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Big bang and first proton

  1. Jul 13, 2012 #1
    Maybe this question is already asked, but how did the first proton came into existence?
    A soup of quarks cooling down?At which temperature? How late was it on the clock? What was the size was the universe? How long did this proton lived? Did this proton had an impuls,energy,entropy?
     
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  3. Jul 13, 2012 #2
    The first nucleons formed during the Hadron epoch, 10-6 seconds after the big bang. This includes the proton. This occurred after the quark epoch, in which quarks managed outnumber anti-quarks, coupling together with gluons to form an obscenely hot quark-gluon plasma. After the universe cooled to a sufficiently low temperature, this plasma broke up. Because of quark confinement, these quarks quickly merged into hadrons. See here:

    http://en.m.wikipedia.org/wiki/Hadron_epoch

    Also, note that all protons formed then, and have lasted until today. We have no evidence that a proton can decay. Even if it can, it would take a time far longer than the age of the universe.
     
  4. Jul 13, 2012 #3

    collinsmark

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    It's true that there is no evidence that an isolated proton every decays, but a proton can decay/change if it is within the nucleus of an atom though processes known as β+ decay and electron capture. (http://en.wikipedia.org/wiki/Beta_decay.) For these to occur, the decay must be allowed energetically. Essentially, when energetically allowed, a proton can change into a neutron (and there are a couple of other particles involved).

    An example (of a β+ that is allowed energetically) is Potassium 40 decaying into an argon 40 atom:

    40K40Ar + e+ + νe

    (where νe is a neutrino, and e+ is a positron).


    Also, β- decay, where a neutron essentially turns into a proton (plus an electron and anti-neutrino), is more common still. So it's not correct to say that "all proton's formed then, ..." since protons are still being created today as the result of β- decay.
     
  5. Jul 13, 2012 #4
    Oh, thanks for correcting that.
     
  6. Jul 14, 2012 #5

    Chalnoth

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    Well, no direct evidence. But it would be very hard to make sense of the asymmetry of matter and anti-matter if protons don't decay.
     
  7. Jul 14, 2012 #6
    Why is that? Wasn't the asymmetry established before any protons formed?

    EDIT: Oh, I see. Proton decay would imply that the conservation of baryon number could be violated, allowing for processes in which quarks could outnumber anti-quarks.
     
  8. Jul 14, 2012 #7

    Chalnoth

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    Yup! Though usually I think about it in the reverse sense.
     
  9. Jul 14, 2012 #8

    BillSaltLake

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    There is the possibility that there were essentially no protons immediately after the hadron epoch, and that almost all the hadrons were neutrons, of which the majority soon decayed to protons.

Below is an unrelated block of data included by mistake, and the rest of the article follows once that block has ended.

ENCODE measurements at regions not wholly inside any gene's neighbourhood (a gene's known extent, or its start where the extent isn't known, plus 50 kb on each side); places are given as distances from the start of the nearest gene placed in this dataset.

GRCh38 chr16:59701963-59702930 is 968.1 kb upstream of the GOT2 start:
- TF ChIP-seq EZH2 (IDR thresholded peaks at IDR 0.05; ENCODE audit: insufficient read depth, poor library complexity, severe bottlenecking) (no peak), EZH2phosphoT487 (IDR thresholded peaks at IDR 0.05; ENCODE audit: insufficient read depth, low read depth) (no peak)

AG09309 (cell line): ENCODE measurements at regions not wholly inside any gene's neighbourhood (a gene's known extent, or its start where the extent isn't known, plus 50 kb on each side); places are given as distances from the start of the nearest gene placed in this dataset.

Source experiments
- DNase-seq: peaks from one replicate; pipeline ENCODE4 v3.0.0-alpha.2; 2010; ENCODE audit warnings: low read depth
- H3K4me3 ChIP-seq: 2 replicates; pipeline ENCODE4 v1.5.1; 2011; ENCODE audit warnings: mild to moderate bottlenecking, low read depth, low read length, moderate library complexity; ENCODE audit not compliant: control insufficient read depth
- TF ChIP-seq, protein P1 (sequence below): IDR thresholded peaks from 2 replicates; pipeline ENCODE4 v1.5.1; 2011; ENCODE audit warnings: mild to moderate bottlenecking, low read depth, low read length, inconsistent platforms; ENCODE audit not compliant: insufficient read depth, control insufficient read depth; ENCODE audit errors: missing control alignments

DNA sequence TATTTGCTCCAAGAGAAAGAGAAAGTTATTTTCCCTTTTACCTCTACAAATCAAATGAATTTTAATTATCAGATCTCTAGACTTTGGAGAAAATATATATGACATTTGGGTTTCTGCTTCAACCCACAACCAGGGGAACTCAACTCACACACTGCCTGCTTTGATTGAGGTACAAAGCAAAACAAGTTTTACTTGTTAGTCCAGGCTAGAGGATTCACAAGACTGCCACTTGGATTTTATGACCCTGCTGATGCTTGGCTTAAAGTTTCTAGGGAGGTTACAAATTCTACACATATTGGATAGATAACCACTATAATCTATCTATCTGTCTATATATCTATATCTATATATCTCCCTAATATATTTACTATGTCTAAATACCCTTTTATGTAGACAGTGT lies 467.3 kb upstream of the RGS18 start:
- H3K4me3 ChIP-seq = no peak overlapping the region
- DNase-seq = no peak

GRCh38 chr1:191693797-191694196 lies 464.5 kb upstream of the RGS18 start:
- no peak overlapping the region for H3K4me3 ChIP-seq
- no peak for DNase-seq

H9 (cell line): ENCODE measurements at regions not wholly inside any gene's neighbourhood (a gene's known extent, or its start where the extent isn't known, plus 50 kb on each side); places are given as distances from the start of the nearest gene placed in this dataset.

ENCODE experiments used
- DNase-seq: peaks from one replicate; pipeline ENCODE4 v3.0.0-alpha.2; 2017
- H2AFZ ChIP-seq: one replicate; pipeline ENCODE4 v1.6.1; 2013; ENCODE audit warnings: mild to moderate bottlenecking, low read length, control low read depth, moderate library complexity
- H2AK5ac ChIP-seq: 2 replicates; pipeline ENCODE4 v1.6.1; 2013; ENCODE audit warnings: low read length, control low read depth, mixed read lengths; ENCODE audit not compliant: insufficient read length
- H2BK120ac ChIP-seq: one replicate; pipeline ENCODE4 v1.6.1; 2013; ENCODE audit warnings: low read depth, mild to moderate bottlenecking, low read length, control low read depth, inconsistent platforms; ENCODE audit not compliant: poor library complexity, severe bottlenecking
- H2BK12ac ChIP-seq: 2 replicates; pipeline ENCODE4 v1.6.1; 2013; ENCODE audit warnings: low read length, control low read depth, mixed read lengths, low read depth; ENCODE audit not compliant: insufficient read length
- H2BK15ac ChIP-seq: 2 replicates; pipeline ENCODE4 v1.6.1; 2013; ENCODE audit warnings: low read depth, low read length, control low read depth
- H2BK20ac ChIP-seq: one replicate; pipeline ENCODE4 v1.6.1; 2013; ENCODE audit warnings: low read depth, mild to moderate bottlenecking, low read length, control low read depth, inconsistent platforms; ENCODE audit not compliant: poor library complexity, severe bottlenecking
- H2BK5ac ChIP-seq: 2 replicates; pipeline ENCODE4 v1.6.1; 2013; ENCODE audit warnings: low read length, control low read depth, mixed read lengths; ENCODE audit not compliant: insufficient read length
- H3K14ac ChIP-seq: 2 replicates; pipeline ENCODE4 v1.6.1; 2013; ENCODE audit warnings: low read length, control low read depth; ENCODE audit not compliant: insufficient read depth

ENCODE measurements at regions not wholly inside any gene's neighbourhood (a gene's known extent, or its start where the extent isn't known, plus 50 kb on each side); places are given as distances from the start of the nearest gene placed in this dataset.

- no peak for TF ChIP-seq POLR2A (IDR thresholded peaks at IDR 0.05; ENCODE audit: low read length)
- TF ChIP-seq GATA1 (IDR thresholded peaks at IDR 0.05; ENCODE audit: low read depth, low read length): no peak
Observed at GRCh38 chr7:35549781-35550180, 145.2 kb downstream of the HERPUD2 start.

10. Jul 16, 2012 #9
    Hi, Accepting that these posts answer the spirit of the OP, do the processes associated with neutron stars / blackholes / colliders (like LHC) / etc. change the nature of the protons such that a proportion of those initial protons are no longer in existence?

    Regards,

    Noel.
     
  11. Jul 16, 2012 #10

    Chalnoth

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    I'm not sure this question makes much sense. If, for example, a proton converts into a neutron through inverse beta decay, and then back to a proton through beta decay, is that the same proton or a different one?
     
  12. Jul 17, 2012 #11
    Thanks Chalnoth. Your question makes sense ... but I don't know the answer (I don't know the implications for the characteristics of the proton)! Can I ask what your view is?


    Regards,


    Noel.
     
  13. Jul 17, 2012 #12

    Chalnoth

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    As far as I'm concerned, there is no answer because it's not a good question. The problem is that you can't put a label on a subatomic particle: a proton is a proton is a proton, and there is no way to tell which is which. This fact has critical importance in quantum mechanics, where the ambiguity of which proton is which is essential in computing the correct behavior of proton interactions. Because it is fundamentally impossible to tell one proton from another, it doesn't make sense to ask the question of whether a proton has been around since the beginning of the universe or not, because that proton's timeline has been mixed up with the timelines of all the other protons it's come into contact with.
     
  14. Jul 17, 2012 #13
    Thanks Chalnoth. That makes sense.

    Regards,

    Noel.
     
  15. Jul 24, 2012 #14
    Does anyone have any theories on how the big bang started?
     
  16. Jul 24, 2012 #15

    Chalnoth

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    Well, the short answer is yes. There are lots of people with lots of different theories between them. The main issue at the moment is a lack of experimental evidence to determine which (if any) of them are accurate.
     
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